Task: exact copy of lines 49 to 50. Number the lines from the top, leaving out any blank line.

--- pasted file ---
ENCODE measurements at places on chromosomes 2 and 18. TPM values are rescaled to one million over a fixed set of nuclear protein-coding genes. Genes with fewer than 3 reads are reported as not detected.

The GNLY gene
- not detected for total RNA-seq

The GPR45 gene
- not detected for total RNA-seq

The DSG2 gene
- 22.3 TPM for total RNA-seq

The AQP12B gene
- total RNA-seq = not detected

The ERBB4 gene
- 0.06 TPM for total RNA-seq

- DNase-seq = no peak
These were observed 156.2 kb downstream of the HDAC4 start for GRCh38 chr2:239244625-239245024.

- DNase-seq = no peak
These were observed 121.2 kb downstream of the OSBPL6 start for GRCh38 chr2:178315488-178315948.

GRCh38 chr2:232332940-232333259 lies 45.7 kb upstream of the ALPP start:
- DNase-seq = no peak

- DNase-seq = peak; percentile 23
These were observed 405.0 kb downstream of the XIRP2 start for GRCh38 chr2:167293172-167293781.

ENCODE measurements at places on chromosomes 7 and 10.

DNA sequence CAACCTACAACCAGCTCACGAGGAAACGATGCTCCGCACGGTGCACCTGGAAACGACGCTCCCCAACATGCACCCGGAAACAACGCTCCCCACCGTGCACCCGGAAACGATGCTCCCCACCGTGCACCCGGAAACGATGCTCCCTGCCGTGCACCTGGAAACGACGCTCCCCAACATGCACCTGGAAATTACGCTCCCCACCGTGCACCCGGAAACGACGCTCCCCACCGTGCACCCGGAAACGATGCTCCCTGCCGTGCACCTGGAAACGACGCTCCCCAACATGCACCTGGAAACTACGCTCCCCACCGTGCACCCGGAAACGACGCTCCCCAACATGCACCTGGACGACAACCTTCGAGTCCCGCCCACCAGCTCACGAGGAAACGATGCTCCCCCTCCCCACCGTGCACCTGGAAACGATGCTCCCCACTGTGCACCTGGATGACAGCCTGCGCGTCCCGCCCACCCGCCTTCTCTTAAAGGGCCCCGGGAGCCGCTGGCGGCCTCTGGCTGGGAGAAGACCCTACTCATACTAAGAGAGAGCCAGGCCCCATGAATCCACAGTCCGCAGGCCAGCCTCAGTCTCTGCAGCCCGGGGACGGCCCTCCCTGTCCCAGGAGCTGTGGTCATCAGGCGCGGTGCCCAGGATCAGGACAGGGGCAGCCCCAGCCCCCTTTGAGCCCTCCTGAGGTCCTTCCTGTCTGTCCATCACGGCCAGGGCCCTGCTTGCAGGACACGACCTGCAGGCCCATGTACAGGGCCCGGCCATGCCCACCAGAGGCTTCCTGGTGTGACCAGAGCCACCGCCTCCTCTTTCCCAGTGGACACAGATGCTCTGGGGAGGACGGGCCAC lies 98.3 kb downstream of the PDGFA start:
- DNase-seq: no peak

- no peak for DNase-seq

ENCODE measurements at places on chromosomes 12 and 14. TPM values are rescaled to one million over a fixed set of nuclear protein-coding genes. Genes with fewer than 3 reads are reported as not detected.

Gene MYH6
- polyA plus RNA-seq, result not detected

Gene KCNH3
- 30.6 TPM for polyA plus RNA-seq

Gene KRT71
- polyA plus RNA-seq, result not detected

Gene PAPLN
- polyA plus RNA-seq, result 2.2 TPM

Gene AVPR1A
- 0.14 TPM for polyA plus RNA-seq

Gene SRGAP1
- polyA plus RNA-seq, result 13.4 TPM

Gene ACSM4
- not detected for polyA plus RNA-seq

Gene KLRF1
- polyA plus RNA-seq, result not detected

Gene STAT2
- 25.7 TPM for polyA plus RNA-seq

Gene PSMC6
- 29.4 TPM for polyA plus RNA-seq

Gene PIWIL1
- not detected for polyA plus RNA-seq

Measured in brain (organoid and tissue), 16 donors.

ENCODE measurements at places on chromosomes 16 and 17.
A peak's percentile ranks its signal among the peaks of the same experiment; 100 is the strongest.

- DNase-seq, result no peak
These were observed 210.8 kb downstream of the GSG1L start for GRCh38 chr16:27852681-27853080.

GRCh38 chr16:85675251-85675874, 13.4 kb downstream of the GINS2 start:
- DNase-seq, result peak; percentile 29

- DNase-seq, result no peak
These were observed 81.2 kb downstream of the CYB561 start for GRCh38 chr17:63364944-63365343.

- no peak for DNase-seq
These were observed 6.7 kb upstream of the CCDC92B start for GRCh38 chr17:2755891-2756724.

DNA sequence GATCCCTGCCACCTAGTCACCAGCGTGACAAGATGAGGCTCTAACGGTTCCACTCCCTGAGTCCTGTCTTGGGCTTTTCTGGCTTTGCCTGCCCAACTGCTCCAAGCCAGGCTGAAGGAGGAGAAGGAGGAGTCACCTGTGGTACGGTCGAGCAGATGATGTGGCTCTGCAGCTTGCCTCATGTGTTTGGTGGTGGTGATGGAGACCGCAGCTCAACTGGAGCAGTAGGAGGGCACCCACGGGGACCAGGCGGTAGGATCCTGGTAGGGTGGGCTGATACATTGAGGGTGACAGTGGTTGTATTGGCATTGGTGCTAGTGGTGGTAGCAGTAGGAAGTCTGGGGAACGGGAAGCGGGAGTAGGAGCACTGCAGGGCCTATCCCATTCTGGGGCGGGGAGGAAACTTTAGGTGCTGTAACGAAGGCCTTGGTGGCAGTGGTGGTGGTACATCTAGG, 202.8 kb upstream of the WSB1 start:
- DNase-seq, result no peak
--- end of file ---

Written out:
A peak's percentile ranks its signal among the peaks of the same experiment; 100 is the strongest.

- DNase-seq, result no peak